Monday, 27 July 2015

How much does your bath or shower cost?

When we have a bath or a shower we don't just pay for heating the water, we have to pay for the water too (if we have a metered supply). Taking both into consideration, I was surprised to find that the water costs more than heating it! In fact, assuming you heat by gas with a reasonably efficient system, only about 40% of the cost of your shower or bath is for the heating. In Cambridge, the total cost of an average bath is about 36p and a shower probably 9-22p - depending on the amount of time you spend in the shower and the flow rate. These figures are shown in the chart.
Cost of bath/shower etc. in Cambridge. The assumptions are discussed below.

22p for a shower may not sound like much, but if you do that every day, that comes to £80/year. Two baths a week would cost you £37/year.

ActivityVolume of water (litres)Temperature (C)Energy costWater costTotal costNumber per year£/year
(7 min at 8 l/min)
(4 min at 6 l/min)
Basin wash4410.7p0.9p1.6p365£5.91

Incidentally, although we do use energy in treating water this is much less than the cost of heating it. Treating 1m3of water takes 1.22 kWh [3]. Heating it up to 40C takes 37 kWh.

In practice, of course your water use may differ from the assumptions I have used:

Heating system
I assume you use gas and your boiler is 85% efficient. The cost of gas per unit is 4.4p + 5% VAT as on my last bill. If you have an older boiler that is less efficient, then costs will rise.

Size of Bath
The average is apparently 88 litres[2] and this is the figure I used in the charts. However, they do vary a lot. I estimated mine for my book at 110 litres: 25% bigger, so costing 25% more. Unfortunately, baths are specified as the volume to the overflow level - of course we don't actually fill them anywhere near that level.

Shower duration and flow rate
A typical mixer shower flows at 8 litres/minute. With a low flow shower head you can reduce this to 4 or 5 litres/minute. Also I have assumed a 7 minute shower which is the average reported in [2]. Some people take 10 minutes or even more. However, before I cut my hair I used to take about 4 minutes - now I take even less time. So I have used 4 minutes as the short shower comparison.

Basin wash
This is the most difficult to estimate because it depends a lot on how much water you waste waiting for the hot water to come through. I expect you only use about 1-2 litres in the basin but you could easily have wasted 2-3 litres on top.

Water inlet temperature
I have assumed your cold water comes in at 14°C. This is based on monitoring by the Energy Saving Trust in 2008 [1]. For homes without a cold water tank the average was 13.4°C and with a tank it was 16.2°C. This is because the tank absorbs heat from the house and warms the cold water a little. There is also some seasonal variation.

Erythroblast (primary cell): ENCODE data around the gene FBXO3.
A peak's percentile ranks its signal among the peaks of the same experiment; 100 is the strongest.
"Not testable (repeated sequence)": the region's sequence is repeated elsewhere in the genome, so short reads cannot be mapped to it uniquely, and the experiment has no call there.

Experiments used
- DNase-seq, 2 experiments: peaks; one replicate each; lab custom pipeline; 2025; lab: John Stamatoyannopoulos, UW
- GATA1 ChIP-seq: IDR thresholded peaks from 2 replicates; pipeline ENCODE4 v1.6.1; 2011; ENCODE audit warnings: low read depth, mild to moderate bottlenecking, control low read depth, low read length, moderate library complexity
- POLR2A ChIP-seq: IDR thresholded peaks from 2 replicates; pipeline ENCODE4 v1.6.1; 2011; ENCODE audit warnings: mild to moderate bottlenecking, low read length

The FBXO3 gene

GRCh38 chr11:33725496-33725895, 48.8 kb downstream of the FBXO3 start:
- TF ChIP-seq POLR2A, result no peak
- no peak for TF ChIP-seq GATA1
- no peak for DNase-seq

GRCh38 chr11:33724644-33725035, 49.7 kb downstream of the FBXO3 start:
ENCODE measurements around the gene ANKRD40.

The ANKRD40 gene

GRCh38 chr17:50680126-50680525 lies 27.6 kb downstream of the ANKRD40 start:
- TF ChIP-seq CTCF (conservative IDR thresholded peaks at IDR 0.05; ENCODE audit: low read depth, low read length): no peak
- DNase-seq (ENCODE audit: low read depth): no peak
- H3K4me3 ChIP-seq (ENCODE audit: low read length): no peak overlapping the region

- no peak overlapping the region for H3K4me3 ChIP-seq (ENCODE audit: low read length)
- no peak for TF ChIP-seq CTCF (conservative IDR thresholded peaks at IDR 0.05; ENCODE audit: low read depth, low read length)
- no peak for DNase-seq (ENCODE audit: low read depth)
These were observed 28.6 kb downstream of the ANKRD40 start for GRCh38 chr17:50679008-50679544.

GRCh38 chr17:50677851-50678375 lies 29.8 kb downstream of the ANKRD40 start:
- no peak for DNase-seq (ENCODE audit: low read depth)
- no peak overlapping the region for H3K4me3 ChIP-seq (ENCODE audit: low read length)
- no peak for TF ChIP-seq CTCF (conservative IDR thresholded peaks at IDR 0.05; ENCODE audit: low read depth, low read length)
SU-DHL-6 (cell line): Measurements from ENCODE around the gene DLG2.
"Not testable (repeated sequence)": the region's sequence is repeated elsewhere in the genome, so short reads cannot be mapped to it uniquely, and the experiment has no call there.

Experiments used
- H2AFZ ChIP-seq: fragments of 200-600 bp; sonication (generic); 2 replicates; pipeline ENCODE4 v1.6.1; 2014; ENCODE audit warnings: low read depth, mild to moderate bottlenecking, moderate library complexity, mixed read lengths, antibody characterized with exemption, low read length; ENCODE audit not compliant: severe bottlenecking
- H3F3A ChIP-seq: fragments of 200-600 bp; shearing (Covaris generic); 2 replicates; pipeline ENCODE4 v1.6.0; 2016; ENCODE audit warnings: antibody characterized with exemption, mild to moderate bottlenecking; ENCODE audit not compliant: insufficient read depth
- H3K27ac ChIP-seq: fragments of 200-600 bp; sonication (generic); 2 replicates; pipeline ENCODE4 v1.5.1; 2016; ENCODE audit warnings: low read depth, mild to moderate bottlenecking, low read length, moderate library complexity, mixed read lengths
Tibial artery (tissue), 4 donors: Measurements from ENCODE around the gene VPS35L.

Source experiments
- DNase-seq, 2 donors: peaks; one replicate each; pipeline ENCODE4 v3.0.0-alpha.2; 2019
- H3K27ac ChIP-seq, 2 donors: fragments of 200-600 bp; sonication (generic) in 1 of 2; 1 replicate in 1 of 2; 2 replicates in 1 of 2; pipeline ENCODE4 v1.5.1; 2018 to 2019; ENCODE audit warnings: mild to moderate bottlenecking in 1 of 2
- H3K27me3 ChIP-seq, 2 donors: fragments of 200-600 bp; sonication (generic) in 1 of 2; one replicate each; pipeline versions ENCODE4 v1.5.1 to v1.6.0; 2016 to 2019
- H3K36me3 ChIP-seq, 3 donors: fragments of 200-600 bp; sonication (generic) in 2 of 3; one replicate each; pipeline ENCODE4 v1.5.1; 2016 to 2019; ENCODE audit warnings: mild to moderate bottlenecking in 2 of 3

Temperature of shower/bath
I have assumed 39°C for a shower and 41°C for a bath or a basin wash [2].

Water charges
I have checked the volumetric charge (ignoring standing charges) assuming you have a domestic metered supply. The cost varies somewhat around the country - in Cambridge, adding fresh water and sewerage charges, the total charge for 2015/2016 is £2.33 per m3. In London it is a little cheaper: £2.06 and in Yorkshire a little more: £2.75.


  1. Isn't that interesting? Wd be great to know if this is true for the whole country, or just arid parts like Cambridge where you might expect high water costs.

    Does this mean there's a stronger economic argument for rainwater harvesting than solar water heating? (There's scope for a follow-up on this.)

    1. The cost of water supply is a lot to do with the cost of treatment and pumping rather than sourcing the water. In my post I mention London water is cheaper and Yorkshire water more expensive. I can't find prices for South West water but North West water is also more expensive. I believe London and Cambridge both use mainly water from aquifers and this probably needs less treatment than water from reservoirs. There is also a significant standing charge which is not relevant to my calculations.

  2. Very useful. Makes me focus as well on the cost of an electric shower which many people (including me) have. With the cost of electricity about 3x higher than gas the last time I looked then an electric shower ends up being about twice the cost of a gas one in your two examples. It will make me get out quicker. Thanks.

    1. Electric showers tend to have lower flow rates so that the water can be heated fast enough. Typically they are 3-5 litres/minute and 7-10 kW. An electric show 4 minutes at 4 l/min (8 kW) costs 11.4p, only a bit more than a mixer shower with gas for the same duration but 6l/min. For the electric shower 65% of the cost is heating. This is based on electricity at 14p/unit.

  3. I believe that an electric shower costs less. Nobody has confirmed this before, though. I am wondering if the boilers that continuously heat up the water on the go are efficient enough. Replacing the water heater will save a lot of money for a larger family, but the investment will only return after a few years, I guess.

    1. An electric shower will cost substantially more. The cost per kwh of electricity is around four times that of gas.

    2. Electricity costs more but electric showers often have lower flow rates which will offset this to some extent. They simply cannot heat the water fast enough otherwise. Which is more expensive depends on how powerful your shower is.

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  7. Hi, could you publish the formula you used to calculate the energy requirement to raise the water temp from 14C to 39/41C? Thanks - great post

    1. The specific heat capacity of water is 4.2 kJ/litre/degreeC. To heat 1 litre by 25C would be 4.2*25 kJ = 105 kJ. To convert this to kWh, divide by 3600 (seconds in an hour)


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